657: More Than a Numbers Game by Thomas A. King

by Gerard


657.0973: King, Thomas A. More Than a Numbers Game: A Brief History of Accounting. Hoboken, NJ: John Wiley & Sons, 2006. 211 pp. ISBN 0-470-00873-3.

Dewey Breakdown:

  • 600: Technology
  • 650: Management and auxiliary services
  • 657: Accounting
  • +0973: United States

You would be hard pressed to come up with a more soporific subject than that of accounting. Through no real fault of their own accountants are seen as the mousy, super-introverts of the world, subject to all kinds of negative portrayals in books and film. The truth is, nowadays, accountants keep the world afloat. World markets are propped up or deflated through the work of accounting. Investors, both big and small, need the work of accountants to decide where their money will go. Accounting in the U.S. specifically has had quite a storied past and Thomas King’s More Than a Numbers Game seeks to warm more people up to the field.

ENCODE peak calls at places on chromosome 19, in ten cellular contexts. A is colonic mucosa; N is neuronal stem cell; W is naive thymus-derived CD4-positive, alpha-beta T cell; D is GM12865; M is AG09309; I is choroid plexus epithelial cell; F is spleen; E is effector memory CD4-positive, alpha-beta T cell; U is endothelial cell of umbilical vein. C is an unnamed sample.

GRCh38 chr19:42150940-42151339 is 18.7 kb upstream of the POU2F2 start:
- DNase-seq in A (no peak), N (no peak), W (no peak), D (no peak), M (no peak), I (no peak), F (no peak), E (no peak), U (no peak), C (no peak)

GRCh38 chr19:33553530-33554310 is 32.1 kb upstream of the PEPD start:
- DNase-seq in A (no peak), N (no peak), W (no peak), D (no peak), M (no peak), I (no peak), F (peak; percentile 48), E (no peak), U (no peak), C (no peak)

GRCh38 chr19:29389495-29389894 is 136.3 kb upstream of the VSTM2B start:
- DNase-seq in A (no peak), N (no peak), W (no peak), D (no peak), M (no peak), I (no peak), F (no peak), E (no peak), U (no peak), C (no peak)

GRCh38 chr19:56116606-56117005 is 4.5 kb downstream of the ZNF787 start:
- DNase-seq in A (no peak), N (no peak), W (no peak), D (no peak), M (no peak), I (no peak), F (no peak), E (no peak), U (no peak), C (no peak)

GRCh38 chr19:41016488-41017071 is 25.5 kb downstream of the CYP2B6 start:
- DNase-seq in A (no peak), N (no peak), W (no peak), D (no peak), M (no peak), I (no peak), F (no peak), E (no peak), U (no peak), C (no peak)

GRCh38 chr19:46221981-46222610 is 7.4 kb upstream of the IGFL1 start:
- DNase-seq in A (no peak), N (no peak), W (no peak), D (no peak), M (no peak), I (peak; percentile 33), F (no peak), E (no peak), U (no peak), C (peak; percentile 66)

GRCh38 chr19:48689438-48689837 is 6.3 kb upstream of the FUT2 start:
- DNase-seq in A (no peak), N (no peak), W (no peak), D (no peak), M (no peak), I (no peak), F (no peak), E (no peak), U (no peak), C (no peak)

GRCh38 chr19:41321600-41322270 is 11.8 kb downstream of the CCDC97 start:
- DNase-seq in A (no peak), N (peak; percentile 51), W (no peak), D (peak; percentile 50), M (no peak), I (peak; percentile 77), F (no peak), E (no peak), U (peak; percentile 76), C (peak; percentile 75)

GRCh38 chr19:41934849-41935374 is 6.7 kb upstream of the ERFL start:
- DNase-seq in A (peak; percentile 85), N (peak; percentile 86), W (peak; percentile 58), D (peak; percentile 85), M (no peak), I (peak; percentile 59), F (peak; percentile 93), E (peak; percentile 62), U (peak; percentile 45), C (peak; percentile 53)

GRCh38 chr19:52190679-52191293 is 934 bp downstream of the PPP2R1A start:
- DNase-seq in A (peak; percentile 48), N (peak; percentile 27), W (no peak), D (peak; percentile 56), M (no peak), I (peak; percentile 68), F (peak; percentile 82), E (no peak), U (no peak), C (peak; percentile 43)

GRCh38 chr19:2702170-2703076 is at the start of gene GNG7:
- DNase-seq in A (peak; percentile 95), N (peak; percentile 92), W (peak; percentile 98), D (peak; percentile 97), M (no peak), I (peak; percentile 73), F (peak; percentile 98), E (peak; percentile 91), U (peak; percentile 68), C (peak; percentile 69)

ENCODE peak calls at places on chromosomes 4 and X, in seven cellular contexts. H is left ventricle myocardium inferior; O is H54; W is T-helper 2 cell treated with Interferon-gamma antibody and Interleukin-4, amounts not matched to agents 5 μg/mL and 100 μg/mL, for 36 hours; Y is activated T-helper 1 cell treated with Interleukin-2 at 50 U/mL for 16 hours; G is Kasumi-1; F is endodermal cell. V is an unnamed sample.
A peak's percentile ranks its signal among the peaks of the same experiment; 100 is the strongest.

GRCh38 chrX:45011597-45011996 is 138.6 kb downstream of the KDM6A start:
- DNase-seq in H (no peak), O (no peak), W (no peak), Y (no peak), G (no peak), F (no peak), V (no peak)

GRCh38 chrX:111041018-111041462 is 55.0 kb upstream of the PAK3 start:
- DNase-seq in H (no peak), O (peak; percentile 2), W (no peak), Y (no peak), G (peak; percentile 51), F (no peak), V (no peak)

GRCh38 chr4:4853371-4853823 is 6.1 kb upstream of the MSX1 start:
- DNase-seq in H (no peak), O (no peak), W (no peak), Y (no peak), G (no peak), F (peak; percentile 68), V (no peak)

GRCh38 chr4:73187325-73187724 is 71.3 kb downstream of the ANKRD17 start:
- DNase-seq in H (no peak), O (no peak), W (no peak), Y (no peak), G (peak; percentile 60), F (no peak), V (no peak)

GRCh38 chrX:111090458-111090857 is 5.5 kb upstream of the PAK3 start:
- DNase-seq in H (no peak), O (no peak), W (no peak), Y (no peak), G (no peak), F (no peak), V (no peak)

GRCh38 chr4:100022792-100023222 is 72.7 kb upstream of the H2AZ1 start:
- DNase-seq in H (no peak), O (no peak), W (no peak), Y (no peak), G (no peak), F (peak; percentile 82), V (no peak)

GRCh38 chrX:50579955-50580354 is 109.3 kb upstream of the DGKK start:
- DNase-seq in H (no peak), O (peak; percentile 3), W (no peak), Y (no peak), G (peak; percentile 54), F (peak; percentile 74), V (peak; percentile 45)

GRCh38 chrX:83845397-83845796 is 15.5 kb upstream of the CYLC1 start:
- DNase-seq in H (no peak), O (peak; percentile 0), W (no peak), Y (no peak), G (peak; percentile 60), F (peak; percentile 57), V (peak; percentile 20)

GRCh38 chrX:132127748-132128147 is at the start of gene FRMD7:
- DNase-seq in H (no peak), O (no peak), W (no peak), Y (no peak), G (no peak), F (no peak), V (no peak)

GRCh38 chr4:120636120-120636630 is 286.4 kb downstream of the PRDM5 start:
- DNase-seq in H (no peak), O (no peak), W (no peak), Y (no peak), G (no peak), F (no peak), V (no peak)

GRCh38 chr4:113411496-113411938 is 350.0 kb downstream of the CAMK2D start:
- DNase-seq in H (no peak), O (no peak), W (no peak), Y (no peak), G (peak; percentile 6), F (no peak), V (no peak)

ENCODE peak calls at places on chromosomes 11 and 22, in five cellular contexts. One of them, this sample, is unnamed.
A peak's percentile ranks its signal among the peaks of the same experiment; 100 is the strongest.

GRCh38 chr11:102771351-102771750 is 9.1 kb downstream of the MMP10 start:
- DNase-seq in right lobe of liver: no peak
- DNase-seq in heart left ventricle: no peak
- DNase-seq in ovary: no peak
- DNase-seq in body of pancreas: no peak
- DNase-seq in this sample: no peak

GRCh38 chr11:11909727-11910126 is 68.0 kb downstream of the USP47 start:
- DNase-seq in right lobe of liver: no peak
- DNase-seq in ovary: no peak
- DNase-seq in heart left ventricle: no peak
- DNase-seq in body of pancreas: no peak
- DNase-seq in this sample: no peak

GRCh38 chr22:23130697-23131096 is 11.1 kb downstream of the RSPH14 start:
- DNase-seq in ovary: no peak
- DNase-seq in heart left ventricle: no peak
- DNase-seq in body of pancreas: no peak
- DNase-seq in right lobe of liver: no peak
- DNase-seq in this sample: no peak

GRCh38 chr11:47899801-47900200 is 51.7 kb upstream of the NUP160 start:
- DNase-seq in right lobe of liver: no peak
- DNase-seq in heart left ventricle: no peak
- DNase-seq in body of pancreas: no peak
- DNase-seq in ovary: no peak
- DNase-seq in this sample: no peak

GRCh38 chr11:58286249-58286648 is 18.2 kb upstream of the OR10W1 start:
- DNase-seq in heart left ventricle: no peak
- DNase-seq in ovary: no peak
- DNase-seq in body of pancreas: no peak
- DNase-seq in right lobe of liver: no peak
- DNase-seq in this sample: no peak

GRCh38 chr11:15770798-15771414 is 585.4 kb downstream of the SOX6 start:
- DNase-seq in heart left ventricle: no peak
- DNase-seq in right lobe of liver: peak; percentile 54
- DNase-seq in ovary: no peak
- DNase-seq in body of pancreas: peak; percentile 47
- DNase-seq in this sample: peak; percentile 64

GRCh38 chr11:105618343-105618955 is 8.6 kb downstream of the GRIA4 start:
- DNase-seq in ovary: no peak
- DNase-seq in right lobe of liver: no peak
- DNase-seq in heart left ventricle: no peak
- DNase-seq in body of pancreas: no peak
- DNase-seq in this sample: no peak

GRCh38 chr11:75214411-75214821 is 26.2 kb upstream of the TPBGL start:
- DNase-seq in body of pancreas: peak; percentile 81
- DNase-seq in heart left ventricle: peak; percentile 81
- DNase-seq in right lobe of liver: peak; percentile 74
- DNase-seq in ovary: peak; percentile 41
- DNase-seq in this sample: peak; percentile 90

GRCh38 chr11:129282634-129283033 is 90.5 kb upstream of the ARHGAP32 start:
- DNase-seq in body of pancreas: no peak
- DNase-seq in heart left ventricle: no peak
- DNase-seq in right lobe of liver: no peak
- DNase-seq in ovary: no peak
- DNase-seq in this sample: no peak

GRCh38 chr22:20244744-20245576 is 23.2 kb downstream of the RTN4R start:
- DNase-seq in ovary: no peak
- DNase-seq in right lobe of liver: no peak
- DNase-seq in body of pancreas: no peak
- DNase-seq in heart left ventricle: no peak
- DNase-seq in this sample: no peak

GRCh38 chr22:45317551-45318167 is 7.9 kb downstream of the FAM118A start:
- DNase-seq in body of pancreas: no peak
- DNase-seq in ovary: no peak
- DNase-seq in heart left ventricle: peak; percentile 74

Instead of a perfect linear history of American accounting practices, King divides the field into areas of work. So, there’s a chapter on standards, on debts, on taxes, on options, and so forth. Each one of these gets a mini-history to show landmark changes, court decisions, and laws passed in each area. King tries desperately to make this interesting and, for small pockets it is, but on the whole, it’s a little dry. You have to have a bit of lingo under your belt already before going into this one or you’ll be lost when he starts in on capital depreciation, equity markets, and Sarbanes-Oxley compliance. There’s a good deal of history here and folks going into the field will find this one a welcome addition to their shelves, but I’m glad that it ended when it did. Anything more than a brief history of accounting would have left me reeling.